If everyone is beautiful but no one can say as much, how is that progress? If every woman has to choose between biting her tongue about her beauty—or disseminating and saying that she doesn’t think that she is, we’re either silencing women or turning us all into liars.
MIA: Men. Feminism told them we didn’t need them. Then we were told to emulate them. On top of it all, we’ve emasculated them, and now men are fighting back… quietly. American society has become increasingly anti-male. Men are sensing the backlash and are consciously and unconsciously going ‘on strike.’ Breitbart has dubbed this “equal but separate misery” between the sexes a “sexodus” where men are giving up on women altogether and stepping back from society. Statistics are showing that men are increasingly choosing not to get married, and I can see why. With the rise of technology men can outsource everything women were traditionally known for to their iPhone apps. If they’re hungry they can use seamless, if they’re horny they can use Tinder. The only thing they still need us for? Babies.
“My generation of boys is f*cked,” one man commented. “Marriage is dead. Divorce means you are screwed for life. Women have given up on monogamy, which makes them uninteresting to us for any serious relationship or raising a family.” Maureen Dowd once famously asked, “Are men necessary?” Now it’s the men asking that about women—and, more importantly, about commitment. This isn’t political, this is critical. It’s time for both genders admit we need each other, start treating each other with respect and concede that we’re equal, but equal doesn’t mean the same and embrace the differences in our wiring.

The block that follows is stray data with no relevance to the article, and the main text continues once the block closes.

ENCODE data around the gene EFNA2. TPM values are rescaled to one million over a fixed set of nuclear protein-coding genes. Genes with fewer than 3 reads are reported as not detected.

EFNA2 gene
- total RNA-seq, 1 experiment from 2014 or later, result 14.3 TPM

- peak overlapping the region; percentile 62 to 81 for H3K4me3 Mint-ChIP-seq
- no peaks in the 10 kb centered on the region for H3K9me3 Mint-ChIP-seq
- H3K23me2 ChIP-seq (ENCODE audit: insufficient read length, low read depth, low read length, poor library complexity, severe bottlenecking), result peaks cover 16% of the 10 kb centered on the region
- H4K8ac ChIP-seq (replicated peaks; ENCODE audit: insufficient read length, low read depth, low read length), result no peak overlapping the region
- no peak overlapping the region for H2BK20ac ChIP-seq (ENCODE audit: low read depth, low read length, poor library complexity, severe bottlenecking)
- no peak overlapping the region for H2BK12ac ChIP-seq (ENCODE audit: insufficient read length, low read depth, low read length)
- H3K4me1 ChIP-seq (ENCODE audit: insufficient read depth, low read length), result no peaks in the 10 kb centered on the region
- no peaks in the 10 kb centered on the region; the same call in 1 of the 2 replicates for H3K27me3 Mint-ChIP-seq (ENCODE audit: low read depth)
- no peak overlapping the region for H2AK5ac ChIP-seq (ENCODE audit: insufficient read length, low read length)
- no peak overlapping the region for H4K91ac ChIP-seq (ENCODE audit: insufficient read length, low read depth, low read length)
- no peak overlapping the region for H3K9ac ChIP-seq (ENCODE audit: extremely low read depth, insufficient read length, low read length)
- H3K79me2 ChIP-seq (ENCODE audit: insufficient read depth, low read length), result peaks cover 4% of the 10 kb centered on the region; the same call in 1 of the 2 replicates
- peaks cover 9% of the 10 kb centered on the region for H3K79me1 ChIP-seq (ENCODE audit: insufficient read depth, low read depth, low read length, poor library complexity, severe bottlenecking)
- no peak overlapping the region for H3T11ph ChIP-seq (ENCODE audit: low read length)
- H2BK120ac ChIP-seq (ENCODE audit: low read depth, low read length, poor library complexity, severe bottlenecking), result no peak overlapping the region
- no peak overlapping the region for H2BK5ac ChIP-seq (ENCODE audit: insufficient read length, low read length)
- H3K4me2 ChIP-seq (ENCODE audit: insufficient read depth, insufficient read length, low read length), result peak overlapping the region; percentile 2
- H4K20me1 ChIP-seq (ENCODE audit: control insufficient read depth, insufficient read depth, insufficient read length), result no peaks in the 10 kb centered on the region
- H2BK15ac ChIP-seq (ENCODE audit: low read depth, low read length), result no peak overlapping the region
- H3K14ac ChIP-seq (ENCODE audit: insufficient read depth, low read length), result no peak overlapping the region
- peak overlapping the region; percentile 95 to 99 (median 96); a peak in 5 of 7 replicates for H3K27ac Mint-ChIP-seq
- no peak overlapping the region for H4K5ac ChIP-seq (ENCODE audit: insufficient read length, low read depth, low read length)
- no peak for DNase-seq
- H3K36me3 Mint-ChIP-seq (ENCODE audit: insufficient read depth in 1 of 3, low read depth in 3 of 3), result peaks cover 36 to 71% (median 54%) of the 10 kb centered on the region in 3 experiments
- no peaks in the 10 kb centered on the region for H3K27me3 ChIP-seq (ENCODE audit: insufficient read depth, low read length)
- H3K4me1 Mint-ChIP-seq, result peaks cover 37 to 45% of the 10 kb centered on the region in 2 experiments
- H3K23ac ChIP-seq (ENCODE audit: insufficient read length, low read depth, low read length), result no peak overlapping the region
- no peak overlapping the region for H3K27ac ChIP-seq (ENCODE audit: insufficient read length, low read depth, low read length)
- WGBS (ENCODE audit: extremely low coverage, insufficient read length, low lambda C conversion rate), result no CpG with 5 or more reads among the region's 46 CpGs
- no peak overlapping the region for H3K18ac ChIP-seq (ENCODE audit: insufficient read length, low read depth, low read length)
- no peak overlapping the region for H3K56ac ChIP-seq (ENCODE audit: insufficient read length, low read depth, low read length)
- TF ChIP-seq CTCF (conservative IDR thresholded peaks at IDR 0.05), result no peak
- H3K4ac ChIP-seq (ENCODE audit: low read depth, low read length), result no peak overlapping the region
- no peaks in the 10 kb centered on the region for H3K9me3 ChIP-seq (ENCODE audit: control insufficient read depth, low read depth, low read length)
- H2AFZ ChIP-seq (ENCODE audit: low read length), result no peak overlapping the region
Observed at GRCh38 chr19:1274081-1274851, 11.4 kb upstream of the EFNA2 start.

When you take away all the confusion it’s pretty simple: most women (and men) want the same thing. To be in loving relationships, strong marriages where we are respected and treasured, to have children and be good moms—if we choose that path. We also would like to be content in our careers, if we choose to work. Blaming feminism alone won’t answer what’s ailing, but there is a case to be made for conservation of the things we’ve given up in the power trade like intimacy, monogamy and a mission of true equality.
With the 2016 Presidential election shaping to more of an impending gender war of the sexes than a battle for the White House, this subject is not going away anytime soon. Women need to wake up. Until we start being our real, authentic selves we can expect more of the same: weight of expectations, tension with men, the push, pull and guilt of never living up to having it all, the inability to overcome the pressure of friends but most importantly that interminable, inexplicable feeling of unhappiness in our relationships. It’s not too late to conserve the things we all really want. We can be happier as women, but not until we break free of the habits of our generation and finally start to untie the knots.